AC/DC. Van Halen. Black Sabbath. Candlemass*. The list goes on. What list, you may enquire? Why, the list of bands of whom there are multiple singers across their discography, where there is a prevailing opinion about whom the best vocalist is or was. For The Haunted, much has been made of the Dolving / Aro debate in the past. For the record, and pertinent for this review, I’ve always considered the Marco Aro albums to be by far the best, even if his “come back” album, 2014’s “Exit Wounds” wasn’t their best album. Can The Haunted come back from that with a stronger offering?
Well, in a word, “yes”. In more than one word, “Yes, mostly”. Strength in Numbers isn’t a perfect album by any means, and not all of the forays it takes away from their well worn path work, but by and large this is a strong outing. When they are firing on all cylinders with their trademark incendiary riffing, there’s really not many bands that can match them for sheer thrash fury. When opener “Brute Force” sprints forth from the speakers like a rabid dog in pursuit of fresh meat, it’s really the sound of The Haunted doing what they do best with Aro: pure aggression. There are times when the Swedish crew flex their melodic tendencies a little more, as with the very accomplished work on “Preachers of Death”, which features probably the best lead guitar work that they’ve recorded thus far. The title track has an infectious main riff that’s destined to snap more necks than a turkey farmer, while the sheer adrenaline of the urgent “Tighten the Noose” could easily have come from the first three albums, bristling as it is with muscular tension and lack of finesse.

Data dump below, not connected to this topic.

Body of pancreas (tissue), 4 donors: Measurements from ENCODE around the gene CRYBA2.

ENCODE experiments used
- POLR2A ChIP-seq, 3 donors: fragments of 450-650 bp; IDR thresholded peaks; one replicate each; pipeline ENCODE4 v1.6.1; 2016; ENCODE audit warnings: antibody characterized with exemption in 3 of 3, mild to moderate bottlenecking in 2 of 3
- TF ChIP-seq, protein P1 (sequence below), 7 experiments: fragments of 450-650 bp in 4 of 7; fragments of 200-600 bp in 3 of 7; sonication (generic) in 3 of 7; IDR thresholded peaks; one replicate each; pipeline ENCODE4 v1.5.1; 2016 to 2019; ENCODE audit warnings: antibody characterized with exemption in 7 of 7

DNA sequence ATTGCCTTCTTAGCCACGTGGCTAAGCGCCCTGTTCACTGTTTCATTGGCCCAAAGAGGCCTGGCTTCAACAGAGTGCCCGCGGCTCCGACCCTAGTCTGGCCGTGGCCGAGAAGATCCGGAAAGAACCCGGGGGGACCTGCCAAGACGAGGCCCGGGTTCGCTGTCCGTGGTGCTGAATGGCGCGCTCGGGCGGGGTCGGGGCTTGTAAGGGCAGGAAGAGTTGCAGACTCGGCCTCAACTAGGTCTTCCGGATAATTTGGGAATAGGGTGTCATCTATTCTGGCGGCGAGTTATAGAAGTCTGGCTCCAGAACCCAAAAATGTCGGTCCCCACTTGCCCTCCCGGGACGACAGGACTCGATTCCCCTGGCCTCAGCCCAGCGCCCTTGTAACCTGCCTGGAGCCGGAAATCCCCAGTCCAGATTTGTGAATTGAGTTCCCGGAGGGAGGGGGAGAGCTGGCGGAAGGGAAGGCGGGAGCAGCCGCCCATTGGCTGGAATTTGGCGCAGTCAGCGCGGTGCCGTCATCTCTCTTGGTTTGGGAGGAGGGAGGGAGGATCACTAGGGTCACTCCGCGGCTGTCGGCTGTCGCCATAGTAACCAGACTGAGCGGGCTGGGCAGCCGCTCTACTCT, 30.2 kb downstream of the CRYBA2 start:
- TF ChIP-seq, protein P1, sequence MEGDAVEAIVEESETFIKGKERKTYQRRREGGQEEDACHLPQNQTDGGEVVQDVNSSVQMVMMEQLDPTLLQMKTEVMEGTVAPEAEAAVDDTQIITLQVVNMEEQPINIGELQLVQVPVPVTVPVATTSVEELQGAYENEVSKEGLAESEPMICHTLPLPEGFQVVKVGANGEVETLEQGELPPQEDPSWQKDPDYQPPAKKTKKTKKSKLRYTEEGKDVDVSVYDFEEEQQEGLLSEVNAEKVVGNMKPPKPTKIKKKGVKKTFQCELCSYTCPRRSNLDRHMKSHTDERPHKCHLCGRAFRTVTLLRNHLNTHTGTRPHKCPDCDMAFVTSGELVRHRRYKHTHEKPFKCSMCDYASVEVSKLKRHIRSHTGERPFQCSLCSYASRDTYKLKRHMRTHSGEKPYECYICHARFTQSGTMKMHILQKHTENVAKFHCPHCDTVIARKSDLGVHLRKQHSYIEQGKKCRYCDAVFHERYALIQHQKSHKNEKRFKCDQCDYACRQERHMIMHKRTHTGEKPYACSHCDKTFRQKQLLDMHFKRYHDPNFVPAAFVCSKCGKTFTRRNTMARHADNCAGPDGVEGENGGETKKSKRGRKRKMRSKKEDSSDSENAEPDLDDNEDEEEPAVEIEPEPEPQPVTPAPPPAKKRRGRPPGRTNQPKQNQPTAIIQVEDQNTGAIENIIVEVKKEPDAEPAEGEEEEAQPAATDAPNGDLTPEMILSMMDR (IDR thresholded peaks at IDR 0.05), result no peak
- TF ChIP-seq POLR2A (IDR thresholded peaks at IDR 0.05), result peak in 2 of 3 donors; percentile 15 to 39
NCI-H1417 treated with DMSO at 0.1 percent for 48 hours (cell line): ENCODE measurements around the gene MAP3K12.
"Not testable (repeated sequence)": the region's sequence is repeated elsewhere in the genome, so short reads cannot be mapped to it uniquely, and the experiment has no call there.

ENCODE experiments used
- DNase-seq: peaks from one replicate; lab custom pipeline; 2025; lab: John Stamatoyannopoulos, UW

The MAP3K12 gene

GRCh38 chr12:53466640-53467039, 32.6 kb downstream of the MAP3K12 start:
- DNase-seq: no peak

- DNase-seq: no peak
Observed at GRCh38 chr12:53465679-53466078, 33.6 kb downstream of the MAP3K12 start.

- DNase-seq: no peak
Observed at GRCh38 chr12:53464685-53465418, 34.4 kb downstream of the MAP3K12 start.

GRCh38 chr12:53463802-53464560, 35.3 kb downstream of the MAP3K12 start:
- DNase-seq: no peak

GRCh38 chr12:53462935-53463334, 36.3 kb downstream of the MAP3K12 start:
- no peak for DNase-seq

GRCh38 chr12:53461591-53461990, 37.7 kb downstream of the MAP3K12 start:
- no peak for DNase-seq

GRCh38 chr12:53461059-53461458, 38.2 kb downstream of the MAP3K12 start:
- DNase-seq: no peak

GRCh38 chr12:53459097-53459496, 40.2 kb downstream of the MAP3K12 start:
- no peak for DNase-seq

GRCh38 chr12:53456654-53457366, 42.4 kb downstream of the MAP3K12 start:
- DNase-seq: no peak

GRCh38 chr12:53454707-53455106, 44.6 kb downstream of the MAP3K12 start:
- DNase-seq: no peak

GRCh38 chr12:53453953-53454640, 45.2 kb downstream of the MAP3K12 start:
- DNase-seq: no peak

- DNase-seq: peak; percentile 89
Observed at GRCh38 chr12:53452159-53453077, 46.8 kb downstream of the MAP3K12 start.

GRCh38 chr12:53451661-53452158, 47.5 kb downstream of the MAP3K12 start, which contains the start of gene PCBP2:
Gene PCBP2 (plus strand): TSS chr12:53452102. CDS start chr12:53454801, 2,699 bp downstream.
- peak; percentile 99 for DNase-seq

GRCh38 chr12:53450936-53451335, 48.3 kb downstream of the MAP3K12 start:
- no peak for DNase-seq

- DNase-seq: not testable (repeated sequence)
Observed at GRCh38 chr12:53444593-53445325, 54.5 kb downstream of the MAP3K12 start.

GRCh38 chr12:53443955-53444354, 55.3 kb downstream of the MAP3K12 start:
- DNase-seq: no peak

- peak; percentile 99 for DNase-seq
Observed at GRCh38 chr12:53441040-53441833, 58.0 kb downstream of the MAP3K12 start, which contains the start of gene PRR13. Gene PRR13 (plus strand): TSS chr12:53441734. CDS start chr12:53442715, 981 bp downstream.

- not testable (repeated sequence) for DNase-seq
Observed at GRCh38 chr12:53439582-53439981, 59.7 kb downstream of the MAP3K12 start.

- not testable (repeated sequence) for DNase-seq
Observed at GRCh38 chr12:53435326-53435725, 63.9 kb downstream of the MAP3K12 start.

There are a couple of misfires. I could have done without the slightly jangly vibes on “Spark”, for instance, while the intro of “This is the End” comes off like a 90’s Soulfly track, and never really improves from that point. That being said, the stellar production, (and really, wouldn’t you expect that from The Haunted on Century Media, courtesy of Russ Russell, no less?) is just where you’d want it to be: plenty of bite and punch, while in my view, Marco Aro sounds as excellent as he always did. I’m delighted that they seem to have got back into their groove for the most part, and as the album draws to a close, excellent tracks like “The Fall” could easily wrestle the crown for best modern day thrash sound from Exodus.
You can safely assume that The Haunted are back, and back with some style. It’s certainly the best thrash album I’ve heard all year, and I wouldn’t be surprised to see it in mine (and many other people’s) album of the year lists.
* For the record, Bon Scott, Sammy Hagar, Dio and Rob Lowe.
(8/10 Chris Davison)